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    Apple apologizes on customer service in China

    Company promises improvements in its warranty policies

    Tim Cook, chief executive at Apple, responded to fierce criticism from media outlets in China. Apple apologized for a “lack of communication.”
    Paul Sakuma/Associated Press
    Tim Cook, chief executive at Apple, responded to fierce criticism from media outlets in China. Apple apologized for a “lack of communication.”

    SHANGHAI — Apple’s chief executive, Tim Cook, took the unusual step Monday of apologizing to Chinese customers for the company’s warranty policy and said he would improve customer service in the country.

    Apple’s apology late Monday was the latest twist in a strange spectacle that has unfolded in recent weeks in China over Apple’s warranty policies, underscoring the challenges the company is facing as the country becomes an important market for its products.

    Every year on International Consumers’ Day, China’s biggest state-run television network broadcasts an investigative report on how companies operating in China cheat or mistreat consumers. This year, on March 15, one of the targets was Apple.


    China Central Television criticized the company’s after-sales iPhone customer service in China and described how Chinese consumers were forced to pay $75 to replace faulty back covers, though such a replacement comes at no cost in many other countries.

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    Apple did not immediately respond to some of the allegations, but other state media outlets stepped up their criticisms, raising the stakes for Apple in China, which is now the company’s second-biggest market after the United States. Soon after the segment aired, several Chinese celebrities piled on, posting harsh comments on China’s Twitter-like service called Weibo.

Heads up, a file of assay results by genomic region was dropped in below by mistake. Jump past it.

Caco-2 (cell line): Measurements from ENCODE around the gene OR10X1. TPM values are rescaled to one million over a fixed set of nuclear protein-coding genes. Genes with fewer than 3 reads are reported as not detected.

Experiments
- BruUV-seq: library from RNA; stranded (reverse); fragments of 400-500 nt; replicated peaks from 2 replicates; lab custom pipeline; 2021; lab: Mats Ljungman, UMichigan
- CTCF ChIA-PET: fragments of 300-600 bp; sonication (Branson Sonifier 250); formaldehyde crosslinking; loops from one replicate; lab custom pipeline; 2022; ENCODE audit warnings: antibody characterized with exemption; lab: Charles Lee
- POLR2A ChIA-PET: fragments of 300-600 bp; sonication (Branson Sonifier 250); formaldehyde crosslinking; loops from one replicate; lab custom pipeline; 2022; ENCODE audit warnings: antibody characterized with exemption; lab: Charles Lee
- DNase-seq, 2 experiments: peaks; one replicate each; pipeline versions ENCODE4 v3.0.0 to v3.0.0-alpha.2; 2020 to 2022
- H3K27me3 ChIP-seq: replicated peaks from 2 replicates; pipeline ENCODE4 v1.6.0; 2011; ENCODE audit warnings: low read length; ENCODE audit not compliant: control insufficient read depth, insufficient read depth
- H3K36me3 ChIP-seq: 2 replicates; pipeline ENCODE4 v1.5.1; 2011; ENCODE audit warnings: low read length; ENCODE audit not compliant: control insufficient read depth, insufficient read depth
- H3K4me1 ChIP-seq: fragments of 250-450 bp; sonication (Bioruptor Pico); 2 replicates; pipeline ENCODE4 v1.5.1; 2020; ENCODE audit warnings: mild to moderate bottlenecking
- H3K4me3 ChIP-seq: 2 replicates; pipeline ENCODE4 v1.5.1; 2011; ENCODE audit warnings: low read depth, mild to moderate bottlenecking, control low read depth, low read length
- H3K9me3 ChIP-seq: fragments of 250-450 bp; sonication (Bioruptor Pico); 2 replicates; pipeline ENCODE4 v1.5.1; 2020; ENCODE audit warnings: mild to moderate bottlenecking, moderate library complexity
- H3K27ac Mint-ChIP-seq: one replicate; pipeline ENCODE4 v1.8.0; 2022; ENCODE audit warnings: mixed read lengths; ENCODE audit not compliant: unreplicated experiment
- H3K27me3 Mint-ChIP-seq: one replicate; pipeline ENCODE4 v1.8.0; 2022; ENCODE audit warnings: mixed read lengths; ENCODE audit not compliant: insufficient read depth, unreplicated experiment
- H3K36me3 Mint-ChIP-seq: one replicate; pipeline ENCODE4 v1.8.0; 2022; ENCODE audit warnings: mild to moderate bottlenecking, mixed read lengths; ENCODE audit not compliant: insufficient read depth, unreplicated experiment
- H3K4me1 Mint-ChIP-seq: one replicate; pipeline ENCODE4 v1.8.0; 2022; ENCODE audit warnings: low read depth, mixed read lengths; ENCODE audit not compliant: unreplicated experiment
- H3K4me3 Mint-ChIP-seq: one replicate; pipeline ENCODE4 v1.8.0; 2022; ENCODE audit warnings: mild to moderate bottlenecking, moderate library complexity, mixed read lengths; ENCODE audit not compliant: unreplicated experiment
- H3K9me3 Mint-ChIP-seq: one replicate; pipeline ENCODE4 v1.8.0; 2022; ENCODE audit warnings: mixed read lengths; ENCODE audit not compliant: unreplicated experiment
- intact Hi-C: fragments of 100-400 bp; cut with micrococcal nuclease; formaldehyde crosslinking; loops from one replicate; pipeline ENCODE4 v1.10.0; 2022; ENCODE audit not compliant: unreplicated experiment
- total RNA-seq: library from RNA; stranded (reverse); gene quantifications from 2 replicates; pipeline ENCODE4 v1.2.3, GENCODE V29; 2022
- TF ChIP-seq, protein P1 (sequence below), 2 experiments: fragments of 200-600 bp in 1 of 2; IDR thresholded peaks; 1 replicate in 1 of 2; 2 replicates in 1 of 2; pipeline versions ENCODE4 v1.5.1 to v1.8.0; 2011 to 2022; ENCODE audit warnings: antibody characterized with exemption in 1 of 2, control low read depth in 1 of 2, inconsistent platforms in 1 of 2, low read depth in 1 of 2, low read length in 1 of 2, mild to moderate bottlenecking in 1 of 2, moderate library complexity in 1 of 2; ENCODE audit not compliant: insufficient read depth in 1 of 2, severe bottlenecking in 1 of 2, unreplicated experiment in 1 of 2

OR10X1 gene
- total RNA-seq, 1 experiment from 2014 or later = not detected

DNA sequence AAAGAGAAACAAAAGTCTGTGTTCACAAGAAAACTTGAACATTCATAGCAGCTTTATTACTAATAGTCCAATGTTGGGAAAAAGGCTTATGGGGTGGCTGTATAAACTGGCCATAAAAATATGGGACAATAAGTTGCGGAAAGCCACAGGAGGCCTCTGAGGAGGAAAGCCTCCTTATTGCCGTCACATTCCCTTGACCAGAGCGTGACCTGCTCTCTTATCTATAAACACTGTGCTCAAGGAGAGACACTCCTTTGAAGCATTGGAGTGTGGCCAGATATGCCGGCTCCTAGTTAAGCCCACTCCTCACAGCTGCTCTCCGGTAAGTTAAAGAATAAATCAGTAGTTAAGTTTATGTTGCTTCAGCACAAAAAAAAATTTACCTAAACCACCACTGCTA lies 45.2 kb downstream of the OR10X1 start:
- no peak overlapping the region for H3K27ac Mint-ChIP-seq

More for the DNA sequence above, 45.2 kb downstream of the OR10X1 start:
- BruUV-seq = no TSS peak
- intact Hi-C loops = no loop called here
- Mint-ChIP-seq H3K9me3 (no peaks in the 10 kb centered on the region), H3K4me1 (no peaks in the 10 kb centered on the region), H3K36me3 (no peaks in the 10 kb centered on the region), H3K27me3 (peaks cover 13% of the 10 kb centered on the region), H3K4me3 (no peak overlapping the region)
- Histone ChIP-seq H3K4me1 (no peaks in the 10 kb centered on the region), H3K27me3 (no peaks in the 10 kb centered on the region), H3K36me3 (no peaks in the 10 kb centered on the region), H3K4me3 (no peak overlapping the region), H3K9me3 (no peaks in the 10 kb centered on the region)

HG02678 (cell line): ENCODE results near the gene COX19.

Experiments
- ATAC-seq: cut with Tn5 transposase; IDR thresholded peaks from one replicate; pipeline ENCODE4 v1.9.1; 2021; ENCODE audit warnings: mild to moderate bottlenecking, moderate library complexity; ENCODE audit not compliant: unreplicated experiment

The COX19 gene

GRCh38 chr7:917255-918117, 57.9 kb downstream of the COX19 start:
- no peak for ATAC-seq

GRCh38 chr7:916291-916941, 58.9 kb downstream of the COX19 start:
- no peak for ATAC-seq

Then People’s Daily, the official mouthpiece of the Communist Party, published a series of editorials and articles, including one paper titled ‘‘Defeat Apple’s Incomparable Arrogance.’’

    And in recent days, TV evening news broadcasts have included images of Chinese journalists being turned away from Apple’s offices in China.

    Apple, based in Cupertino, Calif., issued a statement Monday.


    ‘‘We realize that a lack of communication in this process has led the outside to believe that Apple is arrogant and doesn’t care or value consumers’ feedback,’’ Cook wrote in the open letter. ‘‘We sincerely apologize for any concern or misunderstanding this has brought to the customers.’’

    Some media analysts and bloggers have called the media frenzy over Apple’s warranty policies bizarre because of the ferocity of it.